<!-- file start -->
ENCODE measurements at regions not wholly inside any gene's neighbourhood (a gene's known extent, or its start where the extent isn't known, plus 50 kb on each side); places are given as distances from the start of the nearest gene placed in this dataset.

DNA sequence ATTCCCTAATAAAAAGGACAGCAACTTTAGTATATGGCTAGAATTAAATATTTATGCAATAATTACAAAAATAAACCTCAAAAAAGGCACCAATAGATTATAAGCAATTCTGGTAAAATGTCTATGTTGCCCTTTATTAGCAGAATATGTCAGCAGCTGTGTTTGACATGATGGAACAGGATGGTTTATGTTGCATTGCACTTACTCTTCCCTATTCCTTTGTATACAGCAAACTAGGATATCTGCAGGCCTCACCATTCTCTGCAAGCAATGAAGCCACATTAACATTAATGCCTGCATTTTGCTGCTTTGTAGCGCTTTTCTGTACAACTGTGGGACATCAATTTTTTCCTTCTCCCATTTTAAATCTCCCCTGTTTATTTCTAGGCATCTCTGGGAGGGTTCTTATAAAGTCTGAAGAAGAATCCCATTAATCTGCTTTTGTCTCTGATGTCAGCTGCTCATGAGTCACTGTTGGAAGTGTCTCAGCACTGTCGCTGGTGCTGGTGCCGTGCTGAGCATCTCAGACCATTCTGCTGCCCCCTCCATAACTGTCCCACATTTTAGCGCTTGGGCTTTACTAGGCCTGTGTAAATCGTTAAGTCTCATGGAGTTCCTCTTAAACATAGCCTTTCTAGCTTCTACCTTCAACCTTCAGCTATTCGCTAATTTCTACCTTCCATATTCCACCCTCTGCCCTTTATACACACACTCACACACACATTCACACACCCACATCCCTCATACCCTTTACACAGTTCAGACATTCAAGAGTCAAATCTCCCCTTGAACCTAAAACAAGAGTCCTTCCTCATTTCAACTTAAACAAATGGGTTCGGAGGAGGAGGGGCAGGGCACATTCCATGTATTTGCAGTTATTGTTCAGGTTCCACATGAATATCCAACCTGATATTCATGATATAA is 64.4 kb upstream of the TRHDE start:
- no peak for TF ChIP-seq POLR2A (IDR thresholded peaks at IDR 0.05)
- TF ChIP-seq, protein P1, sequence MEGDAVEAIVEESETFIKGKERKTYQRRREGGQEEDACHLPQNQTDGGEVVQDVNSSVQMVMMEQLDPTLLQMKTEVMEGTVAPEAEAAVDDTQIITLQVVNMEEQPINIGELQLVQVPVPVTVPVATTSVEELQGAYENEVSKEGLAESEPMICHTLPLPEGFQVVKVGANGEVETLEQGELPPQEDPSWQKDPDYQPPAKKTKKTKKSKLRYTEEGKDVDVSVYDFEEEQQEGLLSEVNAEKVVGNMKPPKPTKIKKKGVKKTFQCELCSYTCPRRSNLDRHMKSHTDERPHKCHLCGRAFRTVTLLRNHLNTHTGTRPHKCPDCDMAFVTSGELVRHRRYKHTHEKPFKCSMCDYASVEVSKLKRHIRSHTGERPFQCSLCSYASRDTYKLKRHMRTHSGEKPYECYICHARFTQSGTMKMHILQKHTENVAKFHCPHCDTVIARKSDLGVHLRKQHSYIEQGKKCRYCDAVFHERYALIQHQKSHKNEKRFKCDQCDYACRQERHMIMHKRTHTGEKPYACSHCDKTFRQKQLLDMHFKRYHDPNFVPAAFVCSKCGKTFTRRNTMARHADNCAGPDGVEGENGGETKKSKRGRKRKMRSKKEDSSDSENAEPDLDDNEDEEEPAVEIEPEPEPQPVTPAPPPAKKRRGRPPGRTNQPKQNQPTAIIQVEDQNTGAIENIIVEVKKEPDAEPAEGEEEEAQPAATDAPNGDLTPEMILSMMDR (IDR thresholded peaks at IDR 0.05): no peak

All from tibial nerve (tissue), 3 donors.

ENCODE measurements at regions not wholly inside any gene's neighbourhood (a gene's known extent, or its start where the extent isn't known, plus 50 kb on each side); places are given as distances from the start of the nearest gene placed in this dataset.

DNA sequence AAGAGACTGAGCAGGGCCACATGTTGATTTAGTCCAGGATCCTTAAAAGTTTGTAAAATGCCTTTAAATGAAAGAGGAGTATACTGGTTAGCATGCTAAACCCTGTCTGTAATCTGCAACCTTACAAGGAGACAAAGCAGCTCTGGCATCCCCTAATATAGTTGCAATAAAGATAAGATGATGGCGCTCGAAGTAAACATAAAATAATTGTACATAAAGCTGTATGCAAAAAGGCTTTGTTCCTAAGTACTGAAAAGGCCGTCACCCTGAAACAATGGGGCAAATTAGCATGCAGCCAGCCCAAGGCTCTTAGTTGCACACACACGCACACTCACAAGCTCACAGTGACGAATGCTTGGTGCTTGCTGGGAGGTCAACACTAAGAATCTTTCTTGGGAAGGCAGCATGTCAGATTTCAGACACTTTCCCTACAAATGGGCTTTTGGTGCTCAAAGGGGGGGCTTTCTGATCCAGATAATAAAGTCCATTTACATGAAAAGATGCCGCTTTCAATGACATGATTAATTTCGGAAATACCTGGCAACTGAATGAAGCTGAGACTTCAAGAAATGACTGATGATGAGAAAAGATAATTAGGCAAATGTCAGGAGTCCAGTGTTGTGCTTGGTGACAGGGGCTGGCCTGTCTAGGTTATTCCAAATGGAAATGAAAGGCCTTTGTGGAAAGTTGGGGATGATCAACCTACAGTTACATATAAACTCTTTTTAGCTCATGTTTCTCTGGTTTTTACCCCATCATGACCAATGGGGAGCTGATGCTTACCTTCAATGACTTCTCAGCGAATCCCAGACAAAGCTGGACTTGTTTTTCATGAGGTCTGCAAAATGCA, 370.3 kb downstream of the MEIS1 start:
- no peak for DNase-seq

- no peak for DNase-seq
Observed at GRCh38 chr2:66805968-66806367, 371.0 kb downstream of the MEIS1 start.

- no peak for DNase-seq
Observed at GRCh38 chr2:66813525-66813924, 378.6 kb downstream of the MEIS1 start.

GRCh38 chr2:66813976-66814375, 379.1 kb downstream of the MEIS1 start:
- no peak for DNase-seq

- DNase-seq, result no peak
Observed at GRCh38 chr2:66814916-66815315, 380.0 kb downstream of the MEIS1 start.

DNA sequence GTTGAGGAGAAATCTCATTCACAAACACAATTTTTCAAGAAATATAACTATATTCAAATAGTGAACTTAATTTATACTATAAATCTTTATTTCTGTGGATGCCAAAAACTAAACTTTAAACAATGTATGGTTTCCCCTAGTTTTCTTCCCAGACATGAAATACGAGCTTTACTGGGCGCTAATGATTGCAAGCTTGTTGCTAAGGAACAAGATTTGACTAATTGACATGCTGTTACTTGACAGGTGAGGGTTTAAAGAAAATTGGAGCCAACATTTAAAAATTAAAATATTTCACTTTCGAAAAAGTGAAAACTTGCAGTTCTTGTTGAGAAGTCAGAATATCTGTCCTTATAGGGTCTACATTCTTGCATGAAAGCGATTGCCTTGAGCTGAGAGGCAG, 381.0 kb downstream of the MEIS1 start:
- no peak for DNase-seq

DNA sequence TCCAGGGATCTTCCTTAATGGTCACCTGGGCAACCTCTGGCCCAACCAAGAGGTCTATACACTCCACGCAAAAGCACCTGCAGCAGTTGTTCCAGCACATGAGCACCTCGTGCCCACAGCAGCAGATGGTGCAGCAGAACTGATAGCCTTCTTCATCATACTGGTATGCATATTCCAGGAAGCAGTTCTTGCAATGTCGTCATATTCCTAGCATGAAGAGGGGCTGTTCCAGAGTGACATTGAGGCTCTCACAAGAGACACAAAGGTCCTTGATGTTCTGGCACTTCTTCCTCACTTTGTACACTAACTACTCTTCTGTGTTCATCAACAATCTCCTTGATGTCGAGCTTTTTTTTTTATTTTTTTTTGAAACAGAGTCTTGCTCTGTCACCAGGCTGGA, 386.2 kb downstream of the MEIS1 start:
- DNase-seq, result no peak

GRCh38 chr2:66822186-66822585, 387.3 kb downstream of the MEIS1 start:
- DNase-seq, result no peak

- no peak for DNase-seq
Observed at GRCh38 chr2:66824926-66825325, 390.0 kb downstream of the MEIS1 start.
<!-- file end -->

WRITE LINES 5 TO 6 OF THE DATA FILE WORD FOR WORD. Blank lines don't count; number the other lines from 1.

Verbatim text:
All from tibial nerve (tissue), 3 donors.

ENCODE measurements at regions not wholly inside any gene's neighbourhood (a gene's known extent, or its start where the extent isn't known, plus 50 kb on each side); places are given as distances from the start of the nearest gene placed in this dataset.